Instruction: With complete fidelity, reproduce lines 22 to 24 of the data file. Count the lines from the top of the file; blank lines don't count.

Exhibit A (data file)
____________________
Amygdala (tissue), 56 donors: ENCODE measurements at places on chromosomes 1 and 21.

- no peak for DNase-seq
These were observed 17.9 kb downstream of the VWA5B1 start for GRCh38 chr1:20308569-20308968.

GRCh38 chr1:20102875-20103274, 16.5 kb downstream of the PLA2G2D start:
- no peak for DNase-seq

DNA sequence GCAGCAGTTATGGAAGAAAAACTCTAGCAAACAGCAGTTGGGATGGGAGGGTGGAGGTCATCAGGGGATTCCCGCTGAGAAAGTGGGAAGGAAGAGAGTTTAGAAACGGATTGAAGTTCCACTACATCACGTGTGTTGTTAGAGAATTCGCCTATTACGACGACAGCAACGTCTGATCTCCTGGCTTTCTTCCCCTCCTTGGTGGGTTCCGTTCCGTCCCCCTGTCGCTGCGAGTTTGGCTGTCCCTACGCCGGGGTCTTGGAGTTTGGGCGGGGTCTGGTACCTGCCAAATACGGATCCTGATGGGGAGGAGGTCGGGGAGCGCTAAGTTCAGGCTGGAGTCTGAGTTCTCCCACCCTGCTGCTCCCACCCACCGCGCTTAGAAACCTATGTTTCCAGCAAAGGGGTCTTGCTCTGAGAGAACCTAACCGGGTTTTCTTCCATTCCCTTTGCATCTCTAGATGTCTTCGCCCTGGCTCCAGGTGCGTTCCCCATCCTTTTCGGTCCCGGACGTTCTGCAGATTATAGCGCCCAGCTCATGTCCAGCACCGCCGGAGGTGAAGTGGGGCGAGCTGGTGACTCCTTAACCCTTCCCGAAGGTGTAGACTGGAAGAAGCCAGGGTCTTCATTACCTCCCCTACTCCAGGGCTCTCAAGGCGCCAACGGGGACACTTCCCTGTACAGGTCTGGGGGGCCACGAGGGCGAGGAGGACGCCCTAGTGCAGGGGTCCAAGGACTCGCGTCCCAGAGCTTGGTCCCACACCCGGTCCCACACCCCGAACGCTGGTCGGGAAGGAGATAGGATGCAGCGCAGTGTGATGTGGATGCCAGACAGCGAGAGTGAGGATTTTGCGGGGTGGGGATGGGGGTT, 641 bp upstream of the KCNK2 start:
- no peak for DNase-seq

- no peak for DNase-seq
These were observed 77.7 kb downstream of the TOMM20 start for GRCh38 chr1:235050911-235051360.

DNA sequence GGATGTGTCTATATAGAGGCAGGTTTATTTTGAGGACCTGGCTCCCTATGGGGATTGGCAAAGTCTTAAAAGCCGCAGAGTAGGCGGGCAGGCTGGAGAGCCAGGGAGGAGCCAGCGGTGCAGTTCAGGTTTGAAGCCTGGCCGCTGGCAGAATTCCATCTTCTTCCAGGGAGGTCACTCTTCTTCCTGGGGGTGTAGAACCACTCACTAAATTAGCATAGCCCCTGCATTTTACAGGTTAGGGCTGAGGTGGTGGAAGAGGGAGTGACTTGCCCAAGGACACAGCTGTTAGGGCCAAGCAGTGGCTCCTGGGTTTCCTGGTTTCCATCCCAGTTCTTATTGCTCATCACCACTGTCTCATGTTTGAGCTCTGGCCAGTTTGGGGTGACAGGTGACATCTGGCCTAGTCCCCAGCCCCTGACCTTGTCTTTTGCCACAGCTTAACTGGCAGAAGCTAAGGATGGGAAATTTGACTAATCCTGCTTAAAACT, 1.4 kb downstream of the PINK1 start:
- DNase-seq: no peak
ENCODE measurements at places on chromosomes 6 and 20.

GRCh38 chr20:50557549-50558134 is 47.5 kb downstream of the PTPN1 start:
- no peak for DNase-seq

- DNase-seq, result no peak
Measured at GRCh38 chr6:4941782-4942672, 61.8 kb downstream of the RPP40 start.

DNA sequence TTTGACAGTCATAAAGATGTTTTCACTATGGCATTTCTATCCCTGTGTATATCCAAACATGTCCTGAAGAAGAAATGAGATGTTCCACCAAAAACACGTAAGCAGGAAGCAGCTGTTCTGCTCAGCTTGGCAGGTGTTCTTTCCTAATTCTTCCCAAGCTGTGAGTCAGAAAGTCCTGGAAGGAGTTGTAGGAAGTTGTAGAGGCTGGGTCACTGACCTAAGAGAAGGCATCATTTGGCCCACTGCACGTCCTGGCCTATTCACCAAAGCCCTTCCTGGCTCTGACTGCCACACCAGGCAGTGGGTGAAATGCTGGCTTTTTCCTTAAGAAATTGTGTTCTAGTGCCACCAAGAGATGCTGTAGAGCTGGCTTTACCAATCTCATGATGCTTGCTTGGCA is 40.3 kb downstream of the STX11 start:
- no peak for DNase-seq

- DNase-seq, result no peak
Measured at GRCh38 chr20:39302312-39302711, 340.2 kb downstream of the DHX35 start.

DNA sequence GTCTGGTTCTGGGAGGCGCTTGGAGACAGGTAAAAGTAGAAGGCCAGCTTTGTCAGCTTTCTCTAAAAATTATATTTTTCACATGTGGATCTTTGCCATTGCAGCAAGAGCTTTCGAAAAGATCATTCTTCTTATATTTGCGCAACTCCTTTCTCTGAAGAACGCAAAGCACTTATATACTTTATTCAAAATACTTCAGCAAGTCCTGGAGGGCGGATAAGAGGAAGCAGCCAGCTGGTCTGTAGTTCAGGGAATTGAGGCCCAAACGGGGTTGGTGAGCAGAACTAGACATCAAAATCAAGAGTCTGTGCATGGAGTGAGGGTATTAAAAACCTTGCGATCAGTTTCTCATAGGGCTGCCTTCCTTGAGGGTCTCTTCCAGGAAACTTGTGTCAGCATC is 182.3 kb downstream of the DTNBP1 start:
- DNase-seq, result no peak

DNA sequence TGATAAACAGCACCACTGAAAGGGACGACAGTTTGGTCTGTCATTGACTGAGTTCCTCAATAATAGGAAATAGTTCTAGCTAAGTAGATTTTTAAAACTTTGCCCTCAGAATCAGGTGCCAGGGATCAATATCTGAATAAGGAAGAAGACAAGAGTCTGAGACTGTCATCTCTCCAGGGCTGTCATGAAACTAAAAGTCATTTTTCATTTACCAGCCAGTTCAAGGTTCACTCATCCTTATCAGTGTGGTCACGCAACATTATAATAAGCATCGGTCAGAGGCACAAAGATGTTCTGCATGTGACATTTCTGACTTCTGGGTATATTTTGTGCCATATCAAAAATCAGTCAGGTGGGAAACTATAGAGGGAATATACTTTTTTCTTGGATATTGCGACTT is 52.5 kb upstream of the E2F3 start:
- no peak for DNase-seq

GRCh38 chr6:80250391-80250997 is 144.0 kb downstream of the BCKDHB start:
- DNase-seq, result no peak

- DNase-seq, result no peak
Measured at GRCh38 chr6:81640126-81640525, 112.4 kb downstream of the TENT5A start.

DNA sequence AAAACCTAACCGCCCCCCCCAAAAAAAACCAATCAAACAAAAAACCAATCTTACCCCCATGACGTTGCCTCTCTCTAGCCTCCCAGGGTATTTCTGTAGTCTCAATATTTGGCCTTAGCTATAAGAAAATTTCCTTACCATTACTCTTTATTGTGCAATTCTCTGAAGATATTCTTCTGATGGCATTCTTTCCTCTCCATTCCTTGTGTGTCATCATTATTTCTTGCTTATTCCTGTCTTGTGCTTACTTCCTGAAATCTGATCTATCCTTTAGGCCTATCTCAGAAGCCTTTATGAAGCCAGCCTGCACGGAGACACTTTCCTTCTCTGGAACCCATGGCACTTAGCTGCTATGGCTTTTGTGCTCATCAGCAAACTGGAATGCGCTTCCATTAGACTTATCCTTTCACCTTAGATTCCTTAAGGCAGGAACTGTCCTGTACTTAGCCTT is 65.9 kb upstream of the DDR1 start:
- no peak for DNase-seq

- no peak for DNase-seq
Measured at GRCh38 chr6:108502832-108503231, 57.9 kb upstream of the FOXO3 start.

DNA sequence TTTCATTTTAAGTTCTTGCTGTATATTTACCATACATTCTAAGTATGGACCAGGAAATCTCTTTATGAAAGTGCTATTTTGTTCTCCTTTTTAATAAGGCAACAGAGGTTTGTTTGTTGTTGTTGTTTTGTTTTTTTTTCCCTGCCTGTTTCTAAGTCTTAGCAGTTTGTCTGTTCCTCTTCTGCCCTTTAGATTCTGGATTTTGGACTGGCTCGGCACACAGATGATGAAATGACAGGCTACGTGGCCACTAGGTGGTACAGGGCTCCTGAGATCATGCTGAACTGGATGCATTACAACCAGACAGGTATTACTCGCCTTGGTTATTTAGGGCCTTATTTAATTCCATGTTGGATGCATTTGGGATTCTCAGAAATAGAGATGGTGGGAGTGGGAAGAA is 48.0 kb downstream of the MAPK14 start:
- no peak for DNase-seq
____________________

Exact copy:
- DNase-seq, result no peak

DNA sequence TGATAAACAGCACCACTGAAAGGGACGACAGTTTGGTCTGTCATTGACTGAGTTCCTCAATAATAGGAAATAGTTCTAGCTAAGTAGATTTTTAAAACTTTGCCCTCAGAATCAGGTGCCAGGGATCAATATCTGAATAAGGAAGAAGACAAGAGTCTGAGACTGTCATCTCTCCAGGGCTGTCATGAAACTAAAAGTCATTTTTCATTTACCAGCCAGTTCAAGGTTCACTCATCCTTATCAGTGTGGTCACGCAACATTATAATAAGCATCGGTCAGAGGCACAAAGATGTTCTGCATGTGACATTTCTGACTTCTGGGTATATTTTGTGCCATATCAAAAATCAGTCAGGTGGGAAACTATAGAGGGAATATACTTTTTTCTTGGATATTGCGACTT is 52.5 kb upstream of the E2F3 start:
- no peak for DNase-seq